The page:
Again, it is less than what advantage typically contributes (especially since IME it is usually no more than 3-1) and the point of being surrounded and attacked by 4+ creatures is it should be deadly. In all this, what are the other PCs doing? If the encounter is 20 monsters vs 4-5 PCs, and they let themselves get surrounded in such a situation--a TPK is in order IMO. 🤷‍♂️ YMMV of course...
 

tetrasodium

Hero
Supporter
Again, it is less than what advantage typically contributes (especially since IME it is usually no more than 3-1) and the point of being surrounded and attacked by 4+ creatures is it should be deadly. In all this, what are the other PCs doing? If the encounter is 20 monsters vs 4-5 PCs, and they let themselves get surrounded in such a situation--a TPK is in order IMO. 🤷‍♂️ YMMV of course...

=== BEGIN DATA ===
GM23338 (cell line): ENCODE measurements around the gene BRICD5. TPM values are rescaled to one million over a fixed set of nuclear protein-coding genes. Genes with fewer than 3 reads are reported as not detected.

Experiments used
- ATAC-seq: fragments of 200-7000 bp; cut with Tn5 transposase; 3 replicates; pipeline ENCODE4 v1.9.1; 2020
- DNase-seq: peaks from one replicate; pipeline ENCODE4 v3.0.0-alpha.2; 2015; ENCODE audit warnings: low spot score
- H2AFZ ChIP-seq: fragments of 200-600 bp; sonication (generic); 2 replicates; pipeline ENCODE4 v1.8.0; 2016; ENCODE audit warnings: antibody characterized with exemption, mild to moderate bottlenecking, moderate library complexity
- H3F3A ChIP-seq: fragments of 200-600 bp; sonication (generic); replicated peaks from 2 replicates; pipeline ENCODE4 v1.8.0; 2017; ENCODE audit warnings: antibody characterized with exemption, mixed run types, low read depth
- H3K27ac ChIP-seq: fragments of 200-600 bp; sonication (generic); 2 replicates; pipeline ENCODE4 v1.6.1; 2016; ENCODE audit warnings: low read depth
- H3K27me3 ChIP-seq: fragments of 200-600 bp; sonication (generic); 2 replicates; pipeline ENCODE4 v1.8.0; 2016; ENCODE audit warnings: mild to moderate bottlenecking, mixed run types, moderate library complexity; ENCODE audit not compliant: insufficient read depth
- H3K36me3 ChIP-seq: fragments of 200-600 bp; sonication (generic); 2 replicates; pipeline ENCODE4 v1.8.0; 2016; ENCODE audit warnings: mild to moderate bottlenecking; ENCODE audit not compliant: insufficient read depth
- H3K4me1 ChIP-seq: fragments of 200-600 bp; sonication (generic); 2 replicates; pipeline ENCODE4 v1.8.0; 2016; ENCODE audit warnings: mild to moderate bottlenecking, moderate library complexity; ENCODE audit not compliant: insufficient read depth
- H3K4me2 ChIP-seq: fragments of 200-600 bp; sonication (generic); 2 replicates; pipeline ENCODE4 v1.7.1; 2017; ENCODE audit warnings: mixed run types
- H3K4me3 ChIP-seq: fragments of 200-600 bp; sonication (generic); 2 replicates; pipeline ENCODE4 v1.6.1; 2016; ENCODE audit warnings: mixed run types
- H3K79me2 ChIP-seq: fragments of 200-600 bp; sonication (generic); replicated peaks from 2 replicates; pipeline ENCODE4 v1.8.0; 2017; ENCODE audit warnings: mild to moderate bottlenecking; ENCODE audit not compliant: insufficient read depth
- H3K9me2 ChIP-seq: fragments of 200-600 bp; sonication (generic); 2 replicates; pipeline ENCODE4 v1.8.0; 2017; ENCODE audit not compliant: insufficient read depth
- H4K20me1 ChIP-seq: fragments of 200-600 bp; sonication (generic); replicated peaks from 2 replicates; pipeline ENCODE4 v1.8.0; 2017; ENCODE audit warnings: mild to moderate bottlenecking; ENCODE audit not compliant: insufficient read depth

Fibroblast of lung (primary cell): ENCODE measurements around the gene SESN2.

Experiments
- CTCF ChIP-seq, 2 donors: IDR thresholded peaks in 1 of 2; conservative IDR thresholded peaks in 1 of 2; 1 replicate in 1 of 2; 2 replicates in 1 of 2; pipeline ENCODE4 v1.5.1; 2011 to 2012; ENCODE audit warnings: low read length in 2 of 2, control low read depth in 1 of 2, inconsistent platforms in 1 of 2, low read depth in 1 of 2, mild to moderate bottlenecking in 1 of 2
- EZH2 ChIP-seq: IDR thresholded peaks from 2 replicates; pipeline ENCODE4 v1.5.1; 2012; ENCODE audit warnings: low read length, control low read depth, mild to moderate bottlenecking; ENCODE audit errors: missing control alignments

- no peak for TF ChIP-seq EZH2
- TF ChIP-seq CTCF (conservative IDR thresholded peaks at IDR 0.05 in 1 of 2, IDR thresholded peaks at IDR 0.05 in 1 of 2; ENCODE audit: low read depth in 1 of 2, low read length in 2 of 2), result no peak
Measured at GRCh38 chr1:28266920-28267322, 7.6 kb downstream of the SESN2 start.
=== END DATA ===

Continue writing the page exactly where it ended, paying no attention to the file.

It's not like they had a whole lot of options to mitigate the "let themselves get surrounded" with the removal of things like 5 foot step/shift or eat an AoO all that needs to happen is for N ogres to be near enough to each other that they can reah a PC and have an extra 10 or 20 feet of movement. & it can happen before that PC even has their turn come up. "well just don't be a melee character" isn't exactly a reasonable alternative.
 

Again, it is less than what advantage typically contributes (especially since IME it is usually no more than 3-1) and the point of being surrounded and attacked by 4+ creatures is it should be deadly. In all this, what are the other PCs doing? If the encounter is 20 monsters vs 4-5 PCs, and they let themselves get surrounded in such a situation--a TPK is in order IMO. 🤷‍♂️ YMMV of course...